17 October 2022
Peter Aldous speaks at the Committee Stage of the Energy Prices Bill

Peter Aldous broadly supports the Bill which will provide urgent assistance to hard-pressed families and businesses, but highlights the importance of avoiding any unintended negative consequences for key objectives such as energy security, the transition to net zero and the full deployment of renewables and low-carbon forms of energy production, which are bringing local economic benefits.

Peter Aldous (Waveney) (Con)

I am largely supportive of the Bill, as there is an urgent need for assistance to be delivered at speed to hard-pressed families and businesses, but it is important to avoid any unintended negative consequences for other key Government objectives, in particular energy security, the transition to net zero and the full deployment of renewables and low-carbon forms of energy production.

My constituents urgently need the support that the Bill will provide, but to regenerate the local economy and create long-term, well-paid jobs, we need investment in offshore wind, nuclear and hydrogen. There are exciting opportunities in the sector throughout east Anglia, and specifically Waveney and Lowestoft, although certain clauses in the Bill raise worries that such investment could be imperilled. I hope that the Minister will be able to allay that unease. The Government are not pursuing a windfall tax on renewables and nuclear generators because they are worried that it would deter investment. Some of the mechanisms proposed in the Bill could have a similar negative impact, and it is important that further clarification is provided quickly. I will briefly outline three specific concerns.

Clause 16, along with schedule 6, introduces the cost-plus revenue limit, which is a cap on the revenue of low-carbon energy generation. There is a worry that this mechanism could penalise investment in clean, cheap and low-carbon generation. To avoid that, there is a need for a reinvestment allowance to channel investment into low-carbon projects, which are needed to meet our net zero and energy security targets, and which will also provide the long-term route map out of the cost of living crisis.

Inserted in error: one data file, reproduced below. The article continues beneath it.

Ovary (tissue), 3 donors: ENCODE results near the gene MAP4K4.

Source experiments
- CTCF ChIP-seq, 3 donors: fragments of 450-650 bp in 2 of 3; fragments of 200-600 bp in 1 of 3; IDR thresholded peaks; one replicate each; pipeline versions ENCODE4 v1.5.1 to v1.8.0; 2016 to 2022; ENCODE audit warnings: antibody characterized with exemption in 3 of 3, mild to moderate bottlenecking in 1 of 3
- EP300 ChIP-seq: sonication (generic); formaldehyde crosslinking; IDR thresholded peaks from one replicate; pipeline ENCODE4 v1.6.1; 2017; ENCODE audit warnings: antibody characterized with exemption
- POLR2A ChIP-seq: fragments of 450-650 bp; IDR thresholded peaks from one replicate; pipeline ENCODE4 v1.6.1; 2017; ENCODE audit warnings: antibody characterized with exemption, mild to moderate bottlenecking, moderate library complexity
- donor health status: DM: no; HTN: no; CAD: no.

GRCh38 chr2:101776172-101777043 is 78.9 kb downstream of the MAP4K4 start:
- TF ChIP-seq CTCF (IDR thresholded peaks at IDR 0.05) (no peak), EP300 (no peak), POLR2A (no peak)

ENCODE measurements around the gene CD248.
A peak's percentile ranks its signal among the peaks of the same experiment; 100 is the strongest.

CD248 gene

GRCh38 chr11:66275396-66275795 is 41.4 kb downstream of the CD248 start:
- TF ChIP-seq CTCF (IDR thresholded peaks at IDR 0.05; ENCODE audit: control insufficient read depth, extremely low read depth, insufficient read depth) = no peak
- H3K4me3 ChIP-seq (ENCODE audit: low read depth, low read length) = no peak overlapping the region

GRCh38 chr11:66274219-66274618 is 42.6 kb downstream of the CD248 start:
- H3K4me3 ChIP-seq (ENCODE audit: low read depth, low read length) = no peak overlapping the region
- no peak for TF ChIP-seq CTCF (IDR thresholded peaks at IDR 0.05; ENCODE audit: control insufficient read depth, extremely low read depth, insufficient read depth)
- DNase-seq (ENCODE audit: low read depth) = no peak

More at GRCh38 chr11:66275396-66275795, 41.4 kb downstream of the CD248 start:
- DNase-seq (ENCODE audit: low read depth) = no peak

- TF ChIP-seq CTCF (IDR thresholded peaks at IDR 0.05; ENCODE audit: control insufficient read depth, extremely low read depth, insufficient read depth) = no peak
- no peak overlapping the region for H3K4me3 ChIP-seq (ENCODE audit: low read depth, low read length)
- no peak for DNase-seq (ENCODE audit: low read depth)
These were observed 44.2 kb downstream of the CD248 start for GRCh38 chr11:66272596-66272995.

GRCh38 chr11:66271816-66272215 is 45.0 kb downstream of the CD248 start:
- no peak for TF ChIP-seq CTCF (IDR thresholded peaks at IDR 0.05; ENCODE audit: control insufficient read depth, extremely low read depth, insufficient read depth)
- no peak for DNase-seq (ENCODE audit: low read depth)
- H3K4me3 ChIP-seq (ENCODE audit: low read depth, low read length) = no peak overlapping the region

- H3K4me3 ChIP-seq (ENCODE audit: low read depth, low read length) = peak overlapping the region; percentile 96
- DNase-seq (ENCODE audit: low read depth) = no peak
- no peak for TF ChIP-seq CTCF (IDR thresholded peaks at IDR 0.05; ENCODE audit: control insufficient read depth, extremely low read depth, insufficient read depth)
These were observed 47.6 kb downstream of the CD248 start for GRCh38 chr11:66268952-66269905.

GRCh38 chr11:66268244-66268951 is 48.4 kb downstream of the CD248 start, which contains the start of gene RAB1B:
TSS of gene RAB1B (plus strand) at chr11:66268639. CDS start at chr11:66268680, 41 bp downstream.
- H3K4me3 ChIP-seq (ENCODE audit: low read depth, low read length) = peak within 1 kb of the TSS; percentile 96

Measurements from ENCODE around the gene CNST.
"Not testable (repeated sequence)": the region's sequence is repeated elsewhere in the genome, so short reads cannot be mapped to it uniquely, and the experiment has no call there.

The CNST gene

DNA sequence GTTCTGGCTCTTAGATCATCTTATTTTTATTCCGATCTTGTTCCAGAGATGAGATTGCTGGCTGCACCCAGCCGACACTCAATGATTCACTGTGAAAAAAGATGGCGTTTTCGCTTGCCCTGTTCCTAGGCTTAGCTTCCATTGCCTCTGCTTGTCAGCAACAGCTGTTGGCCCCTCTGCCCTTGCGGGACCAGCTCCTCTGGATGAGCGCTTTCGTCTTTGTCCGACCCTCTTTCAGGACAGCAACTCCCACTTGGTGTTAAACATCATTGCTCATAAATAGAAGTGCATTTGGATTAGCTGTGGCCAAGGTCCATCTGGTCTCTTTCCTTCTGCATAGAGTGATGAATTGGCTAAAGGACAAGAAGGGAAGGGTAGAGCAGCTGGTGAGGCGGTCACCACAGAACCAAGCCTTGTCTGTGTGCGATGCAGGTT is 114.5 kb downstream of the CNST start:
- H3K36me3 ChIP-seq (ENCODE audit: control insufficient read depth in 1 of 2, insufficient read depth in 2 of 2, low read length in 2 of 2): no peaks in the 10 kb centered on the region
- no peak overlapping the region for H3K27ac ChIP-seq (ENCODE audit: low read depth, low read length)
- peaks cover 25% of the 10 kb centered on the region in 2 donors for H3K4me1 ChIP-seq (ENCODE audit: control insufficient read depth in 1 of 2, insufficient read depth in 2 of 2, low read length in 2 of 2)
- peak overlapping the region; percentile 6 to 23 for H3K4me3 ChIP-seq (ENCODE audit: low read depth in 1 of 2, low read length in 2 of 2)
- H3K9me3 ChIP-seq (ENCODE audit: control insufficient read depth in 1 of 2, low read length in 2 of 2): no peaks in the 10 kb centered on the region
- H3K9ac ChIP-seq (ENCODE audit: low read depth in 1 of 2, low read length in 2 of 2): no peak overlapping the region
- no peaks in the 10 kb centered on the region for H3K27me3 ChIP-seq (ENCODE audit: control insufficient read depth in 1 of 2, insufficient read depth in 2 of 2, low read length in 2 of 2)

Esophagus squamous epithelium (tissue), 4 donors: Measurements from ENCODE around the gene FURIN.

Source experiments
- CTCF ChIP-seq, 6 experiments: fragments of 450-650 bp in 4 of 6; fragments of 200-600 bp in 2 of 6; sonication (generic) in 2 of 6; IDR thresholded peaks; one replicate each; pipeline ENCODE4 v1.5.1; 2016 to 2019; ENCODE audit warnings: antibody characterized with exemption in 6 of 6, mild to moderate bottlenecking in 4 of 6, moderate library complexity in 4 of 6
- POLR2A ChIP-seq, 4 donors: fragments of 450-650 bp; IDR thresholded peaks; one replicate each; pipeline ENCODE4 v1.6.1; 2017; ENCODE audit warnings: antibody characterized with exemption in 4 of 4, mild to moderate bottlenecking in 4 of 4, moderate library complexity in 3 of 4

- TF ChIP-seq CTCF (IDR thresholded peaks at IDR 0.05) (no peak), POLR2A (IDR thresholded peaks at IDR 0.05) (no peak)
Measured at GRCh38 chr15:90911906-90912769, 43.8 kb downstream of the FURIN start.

Clause 21 enables the Secretary of State to modify the licences under which energy companies operate. Currently, the regulator Ofgem determines licence conditions. This is an arrangement that works well and has the confidence of investors. Further clarification is required as to the Government’s intentions, and consideration should be given to providing a definitive timeframe through a sunset clause for how long this provision will be in place.

Clause 19 sets out the arrangements for passing on the energy price support from generators to end users. There is a concern that the Bill as drafted does not properly take into account the fact that generators do not all operate in the same way and that they incur differing operational costs.

In conclusion, I hope the Minister can allay these concerns. I urge the Government to liaise and consult with all relevant stakeholders, including energy companies and civil society organisations, to avoid these unintended consequences, which could imperil energy security, decarbonisation and economic regeneration in coastal communities such as Waveney.


Later intervention in the same debate

Peter Aldous 

The past 10 years have been remarkably successful, with the offshore wind industry and the Government working hand in hand. The industry has raised genuine concerns, which I briefly outlined in relation to clauses 16, 19 and 21, about the direction of that relationship and how it is being imperilled. Will the Minister agree to meet the industry and address those concerns as the Bill progresses?

The Minister for Climate (Graham Stuart)

As my hon. Friend would doubtless expect, I regularly meet energy companies. I have absolute confidence.